It does what it says on the tin?

I don’t get cross.   Don’t believe any of those rumours about me being a grumpy old man.   I am generally a placid fellow.  However, sometimes something shakes my tree. Let me give you an example.

I decided that assistance would be needed in removing the paint from the tank of Little Project so made my way to the paint department of our local Halfords.   For those outside the UK, Halfords is a chain store that specialise in vehicle and bicycle spares and maintenance.   It’s an obvious place to go.

Perusing the shelves I came across this.


Wow!   New double strength formula AND all purpose.   And in the section of the shop that sells every different type of car paint that you can imagine.   If you’ve a 1975 banana yellow Ford Cortina they have the exact touch-up paint for you. I dipped into the slim pickings remaining in my wallet and purchased a tin.   Eager with anticipation I raced home to put on my (no longer pristine) boiler suit and watch the battle between Nitromors and petrol tank begin.

It is with some sadness that I must report that “New Double Strength Formula All Purpose Nitromors” that is purchased from the paint department of an automotive repair shop has a small line of print on the back that says “not suitable for car paint”.  What the heck is that about! Why isn’t it called “Nearly All Purpose Nitromors”?  Why is it sandwiched between “Isopon car body repair paste” and “Anti-rust primer – Grey”?  Oooh.   I could crush a grape.

I also purchased some “Hammerite rust remover gel” (tag line – Brings back to bare metal). It doesn’t.   It just makes your rust look green and shiny for about three hours.


Never daunted I used a combination of a hot air gun that I didn’t know I had and a detail sander and this eventually removed most of the paint.   The rust proved a little more challenging but after an extended sanding period I was left with just some dimpled and dark metal.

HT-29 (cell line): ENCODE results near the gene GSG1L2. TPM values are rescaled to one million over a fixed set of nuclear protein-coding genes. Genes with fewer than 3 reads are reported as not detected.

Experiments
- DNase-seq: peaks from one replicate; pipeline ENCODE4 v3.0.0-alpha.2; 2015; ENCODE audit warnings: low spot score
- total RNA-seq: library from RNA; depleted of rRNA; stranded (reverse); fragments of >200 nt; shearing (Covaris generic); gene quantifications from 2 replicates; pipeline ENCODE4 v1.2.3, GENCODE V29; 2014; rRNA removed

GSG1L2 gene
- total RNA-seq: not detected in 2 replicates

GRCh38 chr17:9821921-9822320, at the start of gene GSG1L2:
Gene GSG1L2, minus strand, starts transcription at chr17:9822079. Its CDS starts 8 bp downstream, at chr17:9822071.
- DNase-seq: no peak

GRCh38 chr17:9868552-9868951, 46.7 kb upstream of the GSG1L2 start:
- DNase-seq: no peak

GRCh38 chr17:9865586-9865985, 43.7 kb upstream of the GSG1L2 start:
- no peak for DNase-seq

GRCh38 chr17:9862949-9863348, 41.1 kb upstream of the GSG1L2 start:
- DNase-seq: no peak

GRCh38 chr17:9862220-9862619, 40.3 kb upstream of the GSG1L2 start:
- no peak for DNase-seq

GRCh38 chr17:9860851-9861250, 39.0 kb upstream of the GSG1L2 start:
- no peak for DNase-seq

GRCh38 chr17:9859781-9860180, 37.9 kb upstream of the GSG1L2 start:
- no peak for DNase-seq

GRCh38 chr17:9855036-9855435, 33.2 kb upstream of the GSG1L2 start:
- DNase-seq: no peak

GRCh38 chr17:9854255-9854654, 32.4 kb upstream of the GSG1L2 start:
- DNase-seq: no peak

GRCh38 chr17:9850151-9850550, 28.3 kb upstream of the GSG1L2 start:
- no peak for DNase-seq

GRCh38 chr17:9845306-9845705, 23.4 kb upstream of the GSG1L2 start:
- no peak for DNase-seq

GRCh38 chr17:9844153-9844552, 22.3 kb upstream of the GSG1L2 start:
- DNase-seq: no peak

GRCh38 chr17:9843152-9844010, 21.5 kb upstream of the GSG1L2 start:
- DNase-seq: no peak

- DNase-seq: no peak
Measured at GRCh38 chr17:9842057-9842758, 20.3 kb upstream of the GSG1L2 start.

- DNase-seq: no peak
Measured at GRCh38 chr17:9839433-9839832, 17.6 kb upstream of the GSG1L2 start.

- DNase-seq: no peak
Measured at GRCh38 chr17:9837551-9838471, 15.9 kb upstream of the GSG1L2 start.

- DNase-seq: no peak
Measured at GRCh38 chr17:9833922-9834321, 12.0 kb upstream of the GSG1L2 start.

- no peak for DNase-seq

Which I filled.  I’ve never done any filling before, the stuff that I used probably shouldn’t be unleashed in the shed with all of the doors closed, I was high as a kite by the time I’d finished.   It made the last little bit of sanding quite an entertaining event.   After a restorative cup of tea I braved putting some primer on the tank.


And I have to say that I am gob smackingly pleased with the results.  You can’t actually tell that good old “Bodgit and Scarper” has been messing around with it.  I should also say at this point that my respect for professional painters has gone up vastly.   To have the patience to do this sort of work day in and out must involve a dedication that is beyond my ken.

I am pleased to report (although it is terribly boring for this blog) that the other painting that I have done has also come out well.   As a youngster I could never get the hang of spraying things.   I suspect it is an age thing.  I debated quoting the bible here, Proverbs 19:11 (NIV), but there are so many different translations that all say something slightly different.   What I was aiming for is that as one gets older, the rashness of youth matures into a patience that can’t be imagined from the small numbers.  It’s either that or I don’t have the energy to go charging into things anymore!

That’s it for today.  If you’ve arrived at the story of Little Project by mistake because of some of the references I have made, bless you for getting to the end of this post.   There’s only another 40 or so for you to read.

Have a good week.